Growing a garden in Lake Charles, Louisiana can be a rewarding experience. The truly Subtropical climate protects plants from hard freezes during the winter with warm Gulf Of Mexico breezes during the winter. In the summer and spring we get healthy doses of Nitrogen enriched rain. The growing season lasts until as long as November so you can even attempt growing bananas or citrus trees.
For the most part, the soil here is a hard, tacky clay, material. To avoid gardening in this mostly non fertile soil, I create raised beds using old railroad timbers in my yard shaped in a rectangular configuration. Next, I fill it with a load of top soil for $100. Finally, I top it off with pine bark mulch to keep the moisture in and provide nutrients to my plants naturally.
Working with a raised garden has many benefits. First you can isolate it from harsh rains that flood the soil and kill the roots of your plants. Second, you can dig a hole in the soft soil and bury old tree limbs or palm tree clippings. The raised bed encourages the distribution of oxygen to the microbes inside which turns the whole area into a vast compost pile.
What Can I Grow In Lake Charles, Louisiana?
My typical garden consists of Bell Peppers, Tomatoes and Red Peppers. While my planting choices seem rather simple, I have settled on these choices since they are relatively hardy and do not attract too many bugs to my yard.
Bell Peppers grow fast, can handle long dry periods and are resistant to many bugs. They grow in the rich pine bark mulch like crazy so I cut up the Bell Peppers and put them in my gumbo late in the season for a treat that brings a little natural flavor to my roux.
I grow tomatoes for about a month every year because they are much bigger than anything you can find in the store. I use a trellis to guide the stems and support the weight of the tomatoes. Soil preparation is simple, I just place a little lime or crawfish shells on next seasons growing area in November and let it settle over the winter. Microbes in the grown break down the material into a form that is readily consumable by the plants. True, my tomatoes are smaller than the massive ones seen on Miracle Grow commercials but I can say that I spend very little money preparing my soil every year.
My primary reason for growing a garden is to get fresh red peppers. Red peppers in Lake Charles, Louisiana grow like weeds and can even come up from seed the next season! Yet if we get a mild winter with no freezing, they the plant itself will come back on its own and yield red peppers very early in the season.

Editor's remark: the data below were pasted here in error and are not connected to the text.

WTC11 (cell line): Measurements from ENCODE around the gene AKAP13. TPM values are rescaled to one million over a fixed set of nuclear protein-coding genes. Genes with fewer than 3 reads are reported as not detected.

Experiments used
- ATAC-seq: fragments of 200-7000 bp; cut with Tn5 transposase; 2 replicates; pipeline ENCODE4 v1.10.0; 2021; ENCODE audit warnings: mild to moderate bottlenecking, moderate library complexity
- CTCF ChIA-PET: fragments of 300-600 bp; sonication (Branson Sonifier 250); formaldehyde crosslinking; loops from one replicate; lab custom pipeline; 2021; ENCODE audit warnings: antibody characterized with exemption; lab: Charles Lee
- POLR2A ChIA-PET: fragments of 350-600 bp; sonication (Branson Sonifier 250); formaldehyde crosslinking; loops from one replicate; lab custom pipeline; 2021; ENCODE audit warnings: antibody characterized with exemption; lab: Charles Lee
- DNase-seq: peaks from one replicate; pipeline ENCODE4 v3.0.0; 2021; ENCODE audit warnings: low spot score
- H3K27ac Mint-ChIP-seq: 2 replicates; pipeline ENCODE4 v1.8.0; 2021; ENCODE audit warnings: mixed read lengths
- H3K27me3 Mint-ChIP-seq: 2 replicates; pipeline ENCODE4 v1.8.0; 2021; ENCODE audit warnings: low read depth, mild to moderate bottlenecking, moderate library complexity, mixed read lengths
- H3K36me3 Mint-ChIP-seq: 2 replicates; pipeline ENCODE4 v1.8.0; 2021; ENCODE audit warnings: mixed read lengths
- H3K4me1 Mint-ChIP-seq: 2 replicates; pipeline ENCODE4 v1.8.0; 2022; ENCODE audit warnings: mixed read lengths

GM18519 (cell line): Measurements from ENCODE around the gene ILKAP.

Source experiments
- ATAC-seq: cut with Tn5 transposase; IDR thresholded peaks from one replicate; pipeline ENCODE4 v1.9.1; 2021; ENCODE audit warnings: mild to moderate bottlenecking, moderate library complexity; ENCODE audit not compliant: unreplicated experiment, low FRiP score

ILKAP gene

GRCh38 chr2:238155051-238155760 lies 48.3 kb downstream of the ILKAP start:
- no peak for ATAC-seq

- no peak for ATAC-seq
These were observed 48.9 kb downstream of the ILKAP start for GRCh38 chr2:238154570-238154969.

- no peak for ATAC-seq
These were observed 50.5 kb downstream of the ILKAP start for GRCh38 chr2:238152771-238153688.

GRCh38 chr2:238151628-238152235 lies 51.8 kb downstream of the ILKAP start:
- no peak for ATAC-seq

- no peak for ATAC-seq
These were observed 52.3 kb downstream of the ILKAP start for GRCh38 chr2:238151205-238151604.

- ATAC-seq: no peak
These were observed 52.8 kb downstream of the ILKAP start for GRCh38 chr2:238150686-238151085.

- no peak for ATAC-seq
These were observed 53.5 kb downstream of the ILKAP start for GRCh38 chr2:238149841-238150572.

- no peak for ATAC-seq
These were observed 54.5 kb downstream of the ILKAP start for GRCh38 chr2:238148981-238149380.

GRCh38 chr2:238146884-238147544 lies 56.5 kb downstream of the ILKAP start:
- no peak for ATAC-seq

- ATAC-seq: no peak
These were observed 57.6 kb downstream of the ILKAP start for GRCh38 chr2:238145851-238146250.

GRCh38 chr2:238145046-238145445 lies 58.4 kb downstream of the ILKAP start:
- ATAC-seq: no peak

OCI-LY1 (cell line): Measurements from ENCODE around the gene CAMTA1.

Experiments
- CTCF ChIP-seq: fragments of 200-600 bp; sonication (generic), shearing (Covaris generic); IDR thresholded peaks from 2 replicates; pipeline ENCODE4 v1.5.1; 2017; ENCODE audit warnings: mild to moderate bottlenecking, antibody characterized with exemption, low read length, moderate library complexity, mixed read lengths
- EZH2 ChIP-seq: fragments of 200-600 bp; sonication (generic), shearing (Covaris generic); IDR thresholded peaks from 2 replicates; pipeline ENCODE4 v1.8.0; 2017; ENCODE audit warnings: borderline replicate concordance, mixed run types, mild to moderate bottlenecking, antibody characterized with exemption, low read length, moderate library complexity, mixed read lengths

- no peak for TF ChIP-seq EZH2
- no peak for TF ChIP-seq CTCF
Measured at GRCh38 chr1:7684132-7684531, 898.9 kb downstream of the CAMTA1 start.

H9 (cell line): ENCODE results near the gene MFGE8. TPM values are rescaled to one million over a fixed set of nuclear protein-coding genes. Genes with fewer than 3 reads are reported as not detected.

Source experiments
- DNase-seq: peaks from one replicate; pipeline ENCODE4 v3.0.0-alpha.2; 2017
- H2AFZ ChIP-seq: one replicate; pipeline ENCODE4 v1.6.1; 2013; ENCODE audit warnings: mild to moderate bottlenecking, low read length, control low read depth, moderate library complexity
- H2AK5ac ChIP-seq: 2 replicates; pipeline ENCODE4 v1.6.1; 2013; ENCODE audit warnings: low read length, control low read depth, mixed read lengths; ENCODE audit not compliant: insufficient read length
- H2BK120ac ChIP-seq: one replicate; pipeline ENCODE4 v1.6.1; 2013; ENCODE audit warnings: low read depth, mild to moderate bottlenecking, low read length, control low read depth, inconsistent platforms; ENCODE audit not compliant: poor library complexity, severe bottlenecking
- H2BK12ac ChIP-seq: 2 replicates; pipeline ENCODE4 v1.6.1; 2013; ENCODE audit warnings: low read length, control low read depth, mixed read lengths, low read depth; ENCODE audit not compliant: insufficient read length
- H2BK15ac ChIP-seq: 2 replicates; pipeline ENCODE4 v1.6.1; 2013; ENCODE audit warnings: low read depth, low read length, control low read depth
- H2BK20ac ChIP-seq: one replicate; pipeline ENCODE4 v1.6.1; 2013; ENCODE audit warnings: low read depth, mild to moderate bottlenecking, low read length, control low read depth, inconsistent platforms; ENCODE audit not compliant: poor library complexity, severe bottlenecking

A Humid Subtropical Climate Can Still Have Droughts
Even though we live in the south just a few miles away from the Gulf Of Mexico, we must be prepared for at least a month without rain. My gardens incorporate two features to prevent drying of the soil: an irrigation maze and soaker hoses tilled into the soil.
Irrigation Mounds In Your Garden
Mound up your rows in a continuous winding snake like pattern. You can then fill it with water from one location and watch it reach the other side. I do this to ensure all plants get water and when it rains, the water flows from top to bottom. At the exit of the irrigation system, I place several old plastic bags on the ground beneath the timbers of the raised garden. The bags collect any run off and I simply lift them off the ground and dump the soil back inside.
For extreme drought conditions, I will forego filling the irrigation pathways with water and instead turn on the soaker hoses. If placed at the base of each plant in a long winding pattern, they will evenly disperse water to your entire garden.
Insects, Flying And Crawling Pests That You Should Know About
In many respects the tropical climate of Southwest Louisiana is unique to any other location in the world. We have crawfish that can borrow from underground and fire ants that can devour any fruit in a matter of hours. How you react to the residents of your garden is important because it will also affect the growth rate of your vegetables and fruit trees.
I only grow hardy species, as discussed earlier, because any plant with a sugar based fruit can be attacked by these insects. Since, I do not like using harsh chemicals which can harm my dogs, my yearly crop is very limited.
To kill the fire ants, I first water the base of the mound at slow trickle for an hour. The fire ants move the queen and eggs to the top thinking it is raining. Finally, I just pour a gallon of boiling water on the top of the mound killing many of them instantly. The stragglers then move the dead outside the pile and consume all their energy in the process. They will all soon die in less than 48 hours.
I hope you learned something new from this guide. To help in your search for more information on this topic, you should only consider government sponsored sources, since they will not be focused on selling products that have false marketing claims.
Here are a few of my favorite gardening websites: